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Wednesday, January 27, 2021

36/9: World didn’t end but maybe new India needs an old lesson

True 36-9, the new low for Indian cricket, hurts, but then sports has a habit of reminding everyone that even the best can have the worst of days.

Written by Sandeep Dwivedi | New Delhi | Updated: December 20, 2020 9:27:38 pm
India's Virat Kohli stands with crossed arms near the end of their match against Australia on the third day of their cricket test match at the Adelaide Oval in Adelaide, Australia, Saturday, Dec. 19, 2020. Australia won the match. (Source: AP)

India will continue to wear masks and remain optimistic about the vaccine. Christmas will still be next week. And Indian cricketers will turn up at the Melbourne Cricket Ground on Boxing Day hoping to square the series under a stand-in captain. What Boris Becker famously said in 1987, after the second-round loss at Wimbledon as the two-time defending champ, should give perspective to a nation in mourning. “I haven’t lost a war, no one got killed, I just lost a tennis match.”

The eight-wicket loss in Adelaide on Saturday was India’s 168th in Test matches and 30th in Australia. And not for the first time, India, a country with a modest away Test record, is trailing after the opening game on foreign soil. This isn’t a time for self-loathing but self-examination.

True 36-9, the new low for Indian cricket, hurts, but then sports has a habit of reminding everyone that even the best can have the worst of days. Nothing worked for India Saturday. There were no lucky breaks or even the rub of the green.

The day’s first hour in Test matches is as much about balls beating the bat by millimetres and edges falling just short of fielders as it is about the fall of wickets. However, it turned out to be a miraculous day in Adelaide – the ball moved that wee bit more to kiss the edge and travelled just that much longer to reach the fielders.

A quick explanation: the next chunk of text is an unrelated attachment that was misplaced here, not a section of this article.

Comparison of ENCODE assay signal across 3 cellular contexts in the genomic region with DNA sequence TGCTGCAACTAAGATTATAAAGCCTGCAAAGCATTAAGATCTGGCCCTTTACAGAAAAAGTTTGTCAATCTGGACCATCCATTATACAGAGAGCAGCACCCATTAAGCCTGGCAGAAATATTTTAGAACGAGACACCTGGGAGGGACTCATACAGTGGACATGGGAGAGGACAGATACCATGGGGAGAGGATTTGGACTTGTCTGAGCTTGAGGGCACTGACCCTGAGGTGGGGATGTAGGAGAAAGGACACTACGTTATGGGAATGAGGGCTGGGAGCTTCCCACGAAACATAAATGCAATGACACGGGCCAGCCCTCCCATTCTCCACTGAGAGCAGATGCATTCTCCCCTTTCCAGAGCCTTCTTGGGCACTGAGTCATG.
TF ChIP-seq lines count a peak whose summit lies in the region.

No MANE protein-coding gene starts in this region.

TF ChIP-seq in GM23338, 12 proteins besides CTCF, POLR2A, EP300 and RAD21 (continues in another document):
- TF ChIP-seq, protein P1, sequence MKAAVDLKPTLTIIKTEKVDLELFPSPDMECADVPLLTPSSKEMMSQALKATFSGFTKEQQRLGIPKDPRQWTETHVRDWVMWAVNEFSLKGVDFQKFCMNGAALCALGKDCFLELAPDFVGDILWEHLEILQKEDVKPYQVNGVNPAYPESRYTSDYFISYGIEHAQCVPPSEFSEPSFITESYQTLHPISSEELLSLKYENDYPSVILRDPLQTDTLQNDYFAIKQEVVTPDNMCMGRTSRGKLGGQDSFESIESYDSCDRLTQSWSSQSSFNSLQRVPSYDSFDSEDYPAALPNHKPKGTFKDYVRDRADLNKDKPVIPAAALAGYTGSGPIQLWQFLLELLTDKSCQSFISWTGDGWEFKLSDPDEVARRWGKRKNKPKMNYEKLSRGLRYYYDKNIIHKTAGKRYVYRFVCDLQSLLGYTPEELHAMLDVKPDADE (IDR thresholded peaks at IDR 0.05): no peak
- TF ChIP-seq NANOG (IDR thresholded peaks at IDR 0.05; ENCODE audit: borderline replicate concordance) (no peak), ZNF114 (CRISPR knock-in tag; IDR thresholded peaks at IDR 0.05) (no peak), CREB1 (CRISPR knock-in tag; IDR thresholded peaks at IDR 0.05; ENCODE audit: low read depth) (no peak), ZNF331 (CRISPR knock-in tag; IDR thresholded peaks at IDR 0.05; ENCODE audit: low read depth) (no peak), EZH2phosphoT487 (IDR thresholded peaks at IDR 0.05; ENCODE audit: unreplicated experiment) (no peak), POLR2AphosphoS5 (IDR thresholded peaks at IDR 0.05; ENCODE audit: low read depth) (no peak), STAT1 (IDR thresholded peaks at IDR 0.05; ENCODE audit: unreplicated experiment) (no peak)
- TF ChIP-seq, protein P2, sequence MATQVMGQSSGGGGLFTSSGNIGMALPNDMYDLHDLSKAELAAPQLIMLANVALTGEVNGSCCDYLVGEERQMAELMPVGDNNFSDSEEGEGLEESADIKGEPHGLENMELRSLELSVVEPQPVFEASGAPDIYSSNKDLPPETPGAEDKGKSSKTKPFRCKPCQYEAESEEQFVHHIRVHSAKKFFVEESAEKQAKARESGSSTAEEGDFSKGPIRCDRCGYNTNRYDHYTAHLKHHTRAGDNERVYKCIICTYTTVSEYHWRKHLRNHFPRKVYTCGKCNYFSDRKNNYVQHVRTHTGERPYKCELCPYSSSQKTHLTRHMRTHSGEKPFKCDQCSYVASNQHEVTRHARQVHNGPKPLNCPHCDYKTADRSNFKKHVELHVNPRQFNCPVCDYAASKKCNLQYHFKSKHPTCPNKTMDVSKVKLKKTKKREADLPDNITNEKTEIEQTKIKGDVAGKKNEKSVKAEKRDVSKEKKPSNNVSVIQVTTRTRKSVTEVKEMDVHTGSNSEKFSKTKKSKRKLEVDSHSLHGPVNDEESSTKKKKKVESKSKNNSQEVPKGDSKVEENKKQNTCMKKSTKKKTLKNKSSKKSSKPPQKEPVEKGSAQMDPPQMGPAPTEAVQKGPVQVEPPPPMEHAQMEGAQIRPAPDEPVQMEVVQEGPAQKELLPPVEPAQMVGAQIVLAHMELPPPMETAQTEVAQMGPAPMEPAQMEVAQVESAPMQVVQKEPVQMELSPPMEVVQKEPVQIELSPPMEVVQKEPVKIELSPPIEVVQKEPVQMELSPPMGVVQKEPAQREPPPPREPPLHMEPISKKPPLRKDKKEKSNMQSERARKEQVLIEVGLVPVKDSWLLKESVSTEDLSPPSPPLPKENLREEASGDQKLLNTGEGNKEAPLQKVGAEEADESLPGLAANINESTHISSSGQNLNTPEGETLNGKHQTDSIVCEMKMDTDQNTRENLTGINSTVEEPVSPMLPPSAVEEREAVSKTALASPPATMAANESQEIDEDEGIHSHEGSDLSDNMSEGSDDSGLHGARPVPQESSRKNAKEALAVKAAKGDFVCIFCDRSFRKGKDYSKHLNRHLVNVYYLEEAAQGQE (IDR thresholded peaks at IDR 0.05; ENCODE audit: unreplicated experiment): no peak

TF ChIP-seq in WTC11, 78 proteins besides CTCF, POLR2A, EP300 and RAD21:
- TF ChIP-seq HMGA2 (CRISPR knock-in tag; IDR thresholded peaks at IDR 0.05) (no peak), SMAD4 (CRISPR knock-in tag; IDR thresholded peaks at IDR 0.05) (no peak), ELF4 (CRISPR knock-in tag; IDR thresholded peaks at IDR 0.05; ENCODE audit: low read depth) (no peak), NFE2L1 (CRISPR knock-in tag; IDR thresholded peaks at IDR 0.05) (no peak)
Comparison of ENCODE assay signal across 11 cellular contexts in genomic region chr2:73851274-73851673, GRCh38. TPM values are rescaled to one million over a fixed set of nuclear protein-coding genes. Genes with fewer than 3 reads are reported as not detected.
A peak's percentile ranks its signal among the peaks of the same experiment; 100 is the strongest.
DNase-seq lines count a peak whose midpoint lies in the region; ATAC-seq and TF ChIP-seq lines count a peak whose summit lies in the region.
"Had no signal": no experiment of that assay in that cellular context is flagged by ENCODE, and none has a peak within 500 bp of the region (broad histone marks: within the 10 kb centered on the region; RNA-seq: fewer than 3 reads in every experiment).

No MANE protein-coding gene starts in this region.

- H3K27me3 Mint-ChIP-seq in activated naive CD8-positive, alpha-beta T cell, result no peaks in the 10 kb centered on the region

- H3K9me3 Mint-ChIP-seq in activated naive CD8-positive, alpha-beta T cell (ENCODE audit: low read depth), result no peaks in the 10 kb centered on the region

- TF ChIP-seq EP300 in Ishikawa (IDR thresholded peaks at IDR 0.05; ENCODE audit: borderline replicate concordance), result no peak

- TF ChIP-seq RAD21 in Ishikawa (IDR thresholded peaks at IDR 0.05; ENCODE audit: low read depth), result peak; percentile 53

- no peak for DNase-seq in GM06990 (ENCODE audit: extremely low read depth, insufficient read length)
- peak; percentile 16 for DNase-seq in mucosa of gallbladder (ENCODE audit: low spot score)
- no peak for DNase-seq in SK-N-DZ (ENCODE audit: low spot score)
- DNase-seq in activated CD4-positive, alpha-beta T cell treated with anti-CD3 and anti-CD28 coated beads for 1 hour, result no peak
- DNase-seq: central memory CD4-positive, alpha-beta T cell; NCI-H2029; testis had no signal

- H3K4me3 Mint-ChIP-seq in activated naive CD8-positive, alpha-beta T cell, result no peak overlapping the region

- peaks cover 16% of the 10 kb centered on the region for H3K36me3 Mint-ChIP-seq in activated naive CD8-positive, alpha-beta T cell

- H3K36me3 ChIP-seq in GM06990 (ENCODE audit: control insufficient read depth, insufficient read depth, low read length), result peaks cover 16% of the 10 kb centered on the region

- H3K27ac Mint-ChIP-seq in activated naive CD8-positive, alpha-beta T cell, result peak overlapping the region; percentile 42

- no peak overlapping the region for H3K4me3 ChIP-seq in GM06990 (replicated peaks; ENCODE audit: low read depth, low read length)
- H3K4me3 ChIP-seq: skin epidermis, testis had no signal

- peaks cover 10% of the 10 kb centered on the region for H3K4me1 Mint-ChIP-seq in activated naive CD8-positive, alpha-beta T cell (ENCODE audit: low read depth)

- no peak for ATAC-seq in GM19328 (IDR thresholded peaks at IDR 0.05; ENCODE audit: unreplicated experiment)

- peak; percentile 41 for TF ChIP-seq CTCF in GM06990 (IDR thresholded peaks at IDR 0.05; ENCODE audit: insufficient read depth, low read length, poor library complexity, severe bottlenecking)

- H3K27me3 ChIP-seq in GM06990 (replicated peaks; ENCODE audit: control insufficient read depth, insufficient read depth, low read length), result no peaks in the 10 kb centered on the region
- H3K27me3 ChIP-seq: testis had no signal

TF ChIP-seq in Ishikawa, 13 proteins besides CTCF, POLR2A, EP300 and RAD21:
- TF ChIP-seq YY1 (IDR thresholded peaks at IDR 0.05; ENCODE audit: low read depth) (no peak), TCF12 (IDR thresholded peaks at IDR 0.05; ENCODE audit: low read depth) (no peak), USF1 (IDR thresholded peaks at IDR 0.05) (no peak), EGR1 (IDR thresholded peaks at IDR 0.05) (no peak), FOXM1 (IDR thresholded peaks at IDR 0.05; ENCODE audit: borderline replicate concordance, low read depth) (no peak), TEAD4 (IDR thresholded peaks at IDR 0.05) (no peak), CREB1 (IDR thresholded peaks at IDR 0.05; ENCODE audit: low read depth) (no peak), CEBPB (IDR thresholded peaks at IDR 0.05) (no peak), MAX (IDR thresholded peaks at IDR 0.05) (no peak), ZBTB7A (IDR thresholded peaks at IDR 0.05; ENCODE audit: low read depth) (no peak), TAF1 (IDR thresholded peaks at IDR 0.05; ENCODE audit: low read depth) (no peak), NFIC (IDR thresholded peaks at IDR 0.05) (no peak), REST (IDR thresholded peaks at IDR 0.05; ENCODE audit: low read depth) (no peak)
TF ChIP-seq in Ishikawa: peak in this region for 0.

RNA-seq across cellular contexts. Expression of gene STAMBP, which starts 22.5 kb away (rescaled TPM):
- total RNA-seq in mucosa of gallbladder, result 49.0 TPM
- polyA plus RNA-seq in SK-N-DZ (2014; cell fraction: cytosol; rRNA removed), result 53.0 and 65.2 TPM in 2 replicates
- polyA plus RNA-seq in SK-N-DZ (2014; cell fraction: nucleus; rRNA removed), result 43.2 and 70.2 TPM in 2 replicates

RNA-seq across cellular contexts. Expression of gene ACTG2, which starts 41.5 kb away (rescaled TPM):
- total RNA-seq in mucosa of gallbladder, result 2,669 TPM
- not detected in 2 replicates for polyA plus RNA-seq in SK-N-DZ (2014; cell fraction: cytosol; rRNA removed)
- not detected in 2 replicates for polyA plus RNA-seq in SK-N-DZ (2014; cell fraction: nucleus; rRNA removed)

On Saturday, everything was edged to the ’keeper – “caught Tim Paine” was on the clipboard of all online scorers. Having slept with the whiff of a rare Test win in Australia, India woke up to watch the Baggy Green huddle ruffling the hair of its fast bowlers Josh Hazlewood (5/8) and Pat Cummins (4/21) on loop.

If for once social media can be ignored and the views of modern-day effigy-burners — meme-makers and WhatsApp super-spreaders — overlooked, this was a rare batting collapse where the batsmen didn’t throw their wickets or can be blamed for poor shot selection.

Most of the top-order batsmen tried to get in line of the ball and gave the bowler the respect he deserved. Captain Virat Kohli did get out throwing his bat at a wide ball, but he too can’t be faulted — he was merely showing deserving disrespect to a rank bad ball.

The only batsman with suspect Test match skill and temperament was opener Prithvi Shaw but singling out a 21-year-old for this monumental loss would be unfair. There can be a case of replacing him for the second Test — he was bowled twice in the eight balls he faced in this Test — but he can’t be the reason for this humiliating defeat. However, more than his play, it’s the hype around him that made him a target of scorn and sarcasm.